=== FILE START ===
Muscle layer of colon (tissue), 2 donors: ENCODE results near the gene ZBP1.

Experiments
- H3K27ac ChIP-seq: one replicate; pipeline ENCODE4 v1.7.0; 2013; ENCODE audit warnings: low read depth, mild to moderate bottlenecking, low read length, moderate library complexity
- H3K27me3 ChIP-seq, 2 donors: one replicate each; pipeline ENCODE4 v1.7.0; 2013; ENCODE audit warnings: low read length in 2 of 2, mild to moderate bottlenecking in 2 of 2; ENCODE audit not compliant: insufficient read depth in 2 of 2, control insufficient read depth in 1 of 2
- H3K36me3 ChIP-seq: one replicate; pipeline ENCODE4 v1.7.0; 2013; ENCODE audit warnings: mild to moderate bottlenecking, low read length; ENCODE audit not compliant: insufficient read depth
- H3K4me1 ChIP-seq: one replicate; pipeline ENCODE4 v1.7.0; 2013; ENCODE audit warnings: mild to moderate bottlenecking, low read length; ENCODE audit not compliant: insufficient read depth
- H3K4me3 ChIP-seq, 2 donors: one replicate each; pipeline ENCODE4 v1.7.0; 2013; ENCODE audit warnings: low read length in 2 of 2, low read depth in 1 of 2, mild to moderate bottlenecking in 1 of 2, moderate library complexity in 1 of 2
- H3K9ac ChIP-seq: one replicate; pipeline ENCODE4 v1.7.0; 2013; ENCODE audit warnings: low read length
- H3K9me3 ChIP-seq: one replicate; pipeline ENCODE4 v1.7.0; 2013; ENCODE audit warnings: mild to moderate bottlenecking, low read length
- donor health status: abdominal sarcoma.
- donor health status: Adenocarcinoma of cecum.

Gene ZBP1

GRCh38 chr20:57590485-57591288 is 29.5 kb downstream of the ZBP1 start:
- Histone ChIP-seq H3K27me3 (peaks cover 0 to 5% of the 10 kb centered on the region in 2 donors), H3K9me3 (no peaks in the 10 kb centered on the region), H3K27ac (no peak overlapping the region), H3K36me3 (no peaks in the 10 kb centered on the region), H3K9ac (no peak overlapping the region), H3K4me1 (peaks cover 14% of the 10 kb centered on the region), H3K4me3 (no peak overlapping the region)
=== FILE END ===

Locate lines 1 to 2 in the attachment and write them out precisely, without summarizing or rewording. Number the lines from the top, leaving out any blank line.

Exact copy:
Muscle layer of colon (tissue), 2 donors: ENCODE results near the gene ZBP1.

Experiments